I have some rusted knives I found magnet fishing that I'll be running through today or tomorrow, and will post before and after pics of those. Including other MD related clean ups, and I'll do a load of clad.
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Old 08-17-2018, 08:01 AM
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Wow, thanks for the results and more info. These are better results than I thought. Very useful tool!
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Old 08-17-2018, 09:22 AM
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Originally Posted by Foragist View post
Wow, thanks for the results and more info. These are better results than I thought. Very useful tool!
Sure thing. I'll be posting more pics this weekend of other batches run through.
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Old 08-17-2018, 04:09 PM
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Originally Posted by ChrisMD View post
The US 17th Artillery collar disk was run for 5 minutes with distilled water. Normally I don't run relics long enough to take off the aging/pantina, but this is a collar disk I've dug more than one of, and I want to try re-gilt'ing it and seeing how close to original I can restore it for a showcase I'm making. This was run with distilled water, with a little white vinegar and a tablespoon of salt.

I have some rusted knives I found magnet fishing that I'll be running through today or tomorrow, and will post before and after pics of those. Including other MD related clean ups, and I'll do a load of clad.
************************************************** **********

DANG! That's some impressive results on that collar disc. A bit of metals polish and a toothbrush, and it ought to really make a comeback.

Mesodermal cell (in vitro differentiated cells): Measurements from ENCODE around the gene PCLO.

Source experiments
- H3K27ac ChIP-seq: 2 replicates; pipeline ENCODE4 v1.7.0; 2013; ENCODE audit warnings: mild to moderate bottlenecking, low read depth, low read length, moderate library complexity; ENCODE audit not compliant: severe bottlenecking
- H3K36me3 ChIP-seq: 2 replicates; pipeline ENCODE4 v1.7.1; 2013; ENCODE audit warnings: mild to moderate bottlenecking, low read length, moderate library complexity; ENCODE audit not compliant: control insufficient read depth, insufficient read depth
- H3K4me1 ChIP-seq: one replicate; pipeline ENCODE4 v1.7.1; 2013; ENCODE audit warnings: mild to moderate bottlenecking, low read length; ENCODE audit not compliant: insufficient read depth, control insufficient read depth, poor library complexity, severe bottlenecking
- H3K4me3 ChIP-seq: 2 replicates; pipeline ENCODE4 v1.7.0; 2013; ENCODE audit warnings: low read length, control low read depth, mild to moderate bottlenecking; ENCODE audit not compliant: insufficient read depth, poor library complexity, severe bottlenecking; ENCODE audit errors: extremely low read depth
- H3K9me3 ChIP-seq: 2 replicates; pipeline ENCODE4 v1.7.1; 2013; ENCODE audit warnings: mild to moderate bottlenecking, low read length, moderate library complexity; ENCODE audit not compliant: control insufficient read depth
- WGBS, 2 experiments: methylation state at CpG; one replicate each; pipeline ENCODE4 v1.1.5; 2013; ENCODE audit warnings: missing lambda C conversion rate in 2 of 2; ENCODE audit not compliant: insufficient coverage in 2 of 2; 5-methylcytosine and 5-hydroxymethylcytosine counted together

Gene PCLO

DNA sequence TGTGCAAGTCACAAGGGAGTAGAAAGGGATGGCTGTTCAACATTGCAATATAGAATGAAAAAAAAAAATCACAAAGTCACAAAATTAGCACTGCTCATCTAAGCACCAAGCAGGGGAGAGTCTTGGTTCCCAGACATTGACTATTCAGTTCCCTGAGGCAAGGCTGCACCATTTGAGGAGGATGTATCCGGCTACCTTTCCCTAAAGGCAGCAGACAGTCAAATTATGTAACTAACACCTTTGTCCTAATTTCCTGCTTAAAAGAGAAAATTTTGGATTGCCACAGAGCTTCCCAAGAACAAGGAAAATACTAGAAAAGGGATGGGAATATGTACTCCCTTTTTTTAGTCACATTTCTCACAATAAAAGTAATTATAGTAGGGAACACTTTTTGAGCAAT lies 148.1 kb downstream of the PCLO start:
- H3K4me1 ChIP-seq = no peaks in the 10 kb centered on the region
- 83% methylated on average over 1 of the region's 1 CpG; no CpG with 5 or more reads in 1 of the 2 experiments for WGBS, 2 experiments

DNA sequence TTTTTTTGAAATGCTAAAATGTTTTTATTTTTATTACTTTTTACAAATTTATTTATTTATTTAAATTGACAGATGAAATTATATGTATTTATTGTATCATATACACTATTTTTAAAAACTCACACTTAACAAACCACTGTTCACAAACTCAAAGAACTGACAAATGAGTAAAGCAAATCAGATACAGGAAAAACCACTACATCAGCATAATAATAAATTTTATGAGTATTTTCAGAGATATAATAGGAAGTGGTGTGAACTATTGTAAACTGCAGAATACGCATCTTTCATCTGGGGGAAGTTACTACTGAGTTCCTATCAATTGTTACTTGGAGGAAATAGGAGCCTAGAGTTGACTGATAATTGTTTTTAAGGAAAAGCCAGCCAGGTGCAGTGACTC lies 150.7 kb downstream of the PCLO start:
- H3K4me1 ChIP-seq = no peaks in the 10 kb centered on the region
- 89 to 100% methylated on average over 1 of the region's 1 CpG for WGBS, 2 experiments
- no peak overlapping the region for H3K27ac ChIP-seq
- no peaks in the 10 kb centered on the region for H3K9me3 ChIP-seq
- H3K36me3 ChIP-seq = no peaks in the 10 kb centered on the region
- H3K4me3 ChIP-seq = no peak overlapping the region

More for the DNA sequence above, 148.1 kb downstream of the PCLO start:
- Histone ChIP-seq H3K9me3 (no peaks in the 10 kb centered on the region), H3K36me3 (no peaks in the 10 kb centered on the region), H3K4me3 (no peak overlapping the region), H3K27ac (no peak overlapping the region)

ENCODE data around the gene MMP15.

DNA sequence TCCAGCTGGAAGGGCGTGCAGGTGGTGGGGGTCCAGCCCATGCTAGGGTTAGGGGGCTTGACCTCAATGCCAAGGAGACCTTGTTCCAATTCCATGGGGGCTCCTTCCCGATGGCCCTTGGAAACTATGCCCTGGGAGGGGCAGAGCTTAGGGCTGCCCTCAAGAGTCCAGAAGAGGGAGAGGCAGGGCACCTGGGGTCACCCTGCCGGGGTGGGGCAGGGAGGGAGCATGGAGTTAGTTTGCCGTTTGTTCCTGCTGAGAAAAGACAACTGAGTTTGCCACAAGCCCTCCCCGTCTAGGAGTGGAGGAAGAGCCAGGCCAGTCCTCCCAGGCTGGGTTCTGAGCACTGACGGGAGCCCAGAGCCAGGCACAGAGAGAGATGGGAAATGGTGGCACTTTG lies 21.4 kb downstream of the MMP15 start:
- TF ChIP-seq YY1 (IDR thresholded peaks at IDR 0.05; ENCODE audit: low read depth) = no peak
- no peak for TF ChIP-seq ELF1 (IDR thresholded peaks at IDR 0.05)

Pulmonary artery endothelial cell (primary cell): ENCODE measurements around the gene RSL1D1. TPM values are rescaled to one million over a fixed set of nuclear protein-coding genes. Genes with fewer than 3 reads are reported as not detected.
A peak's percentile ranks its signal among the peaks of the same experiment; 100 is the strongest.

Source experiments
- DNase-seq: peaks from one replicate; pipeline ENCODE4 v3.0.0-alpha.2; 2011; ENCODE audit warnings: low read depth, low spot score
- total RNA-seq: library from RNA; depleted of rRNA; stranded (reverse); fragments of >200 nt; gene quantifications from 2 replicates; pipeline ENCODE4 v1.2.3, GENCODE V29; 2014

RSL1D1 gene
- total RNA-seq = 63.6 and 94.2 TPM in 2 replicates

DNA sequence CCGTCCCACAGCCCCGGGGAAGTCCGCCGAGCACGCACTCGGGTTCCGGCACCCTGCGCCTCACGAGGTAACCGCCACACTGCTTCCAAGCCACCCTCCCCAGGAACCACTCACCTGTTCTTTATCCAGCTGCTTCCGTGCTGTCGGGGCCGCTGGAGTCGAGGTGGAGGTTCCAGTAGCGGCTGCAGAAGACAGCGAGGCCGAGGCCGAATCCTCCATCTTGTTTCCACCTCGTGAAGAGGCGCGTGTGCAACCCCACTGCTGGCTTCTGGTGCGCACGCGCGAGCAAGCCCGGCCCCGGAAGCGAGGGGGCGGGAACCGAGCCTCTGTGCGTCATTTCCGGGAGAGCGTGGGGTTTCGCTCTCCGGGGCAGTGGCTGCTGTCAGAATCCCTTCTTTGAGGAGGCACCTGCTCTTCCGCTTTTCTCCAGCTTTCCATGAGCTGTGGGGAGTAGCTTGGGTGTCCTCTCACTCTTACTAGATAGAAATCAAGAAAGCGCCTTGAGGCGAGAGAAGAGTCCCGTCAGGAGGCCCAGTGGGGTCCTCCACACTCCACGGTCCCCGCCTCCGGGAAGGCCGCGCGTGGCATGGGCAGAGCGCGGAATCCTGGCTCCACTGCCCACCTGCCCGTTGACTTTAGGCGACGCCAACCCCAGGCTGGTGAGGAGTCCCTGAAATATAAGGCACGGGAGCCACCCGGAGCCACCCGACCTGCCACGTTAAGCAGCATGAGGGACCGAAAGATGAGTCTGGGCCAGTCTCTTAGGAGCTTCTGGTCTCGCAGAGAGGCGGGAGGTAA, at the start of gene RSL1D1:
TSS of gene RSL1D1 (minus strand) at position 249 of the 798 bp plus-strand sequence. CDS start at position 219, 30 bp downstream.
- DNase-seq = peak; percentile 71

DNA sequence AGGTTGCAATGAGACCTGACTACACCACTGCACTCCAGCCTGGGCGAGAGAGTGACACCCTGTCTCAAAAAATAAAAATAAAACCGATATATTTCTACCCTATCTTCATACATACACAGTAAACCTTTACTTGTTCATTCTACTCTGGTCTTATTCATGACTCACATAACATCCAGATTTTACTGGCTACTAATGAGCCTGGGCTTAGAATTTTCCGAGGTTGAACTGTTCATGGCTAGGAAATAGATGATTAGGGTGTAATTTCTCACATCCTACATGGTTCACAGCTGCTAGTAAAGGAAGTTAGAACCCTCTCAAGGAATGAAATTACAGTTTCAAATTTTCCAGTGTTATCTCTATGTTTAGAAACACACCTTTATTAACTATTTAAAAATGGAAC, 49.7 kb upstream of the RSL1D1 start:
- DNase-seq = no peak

I wouldn't think an ultrasonic would have much, if any, results on rust, but I'll be sure to check back on this thread to see. (I've got a couple magnets, too. )

Roger
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Old 08-24-2018, 06:46 PM
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Chris, I'm now looking into getting an ultrasonic cleaner. Your advice is appreciated. Still waiting for your next results post.
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Old 09-13-2018, 02:09 PM
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Originally Posted by Foragist View post
Chris, I'm now looking into getting an ultrasonic cleaner. Your advice is appreciated. Still waiting for your next results post.
I haven't forgotten about you, I should be getting some pics up this weekend.
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Old 09-13-2018, 05:23 PM
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Originally Posted by ChrisMD View post
I haven't forgotten about you, I should be getting some pics up this weekend.
I bought a 3L Trusonik. Working great for some things, and not so great on others; like the thick green crust on wheat pennies. I have a jug of evaporust, and some rusty tools to try out next.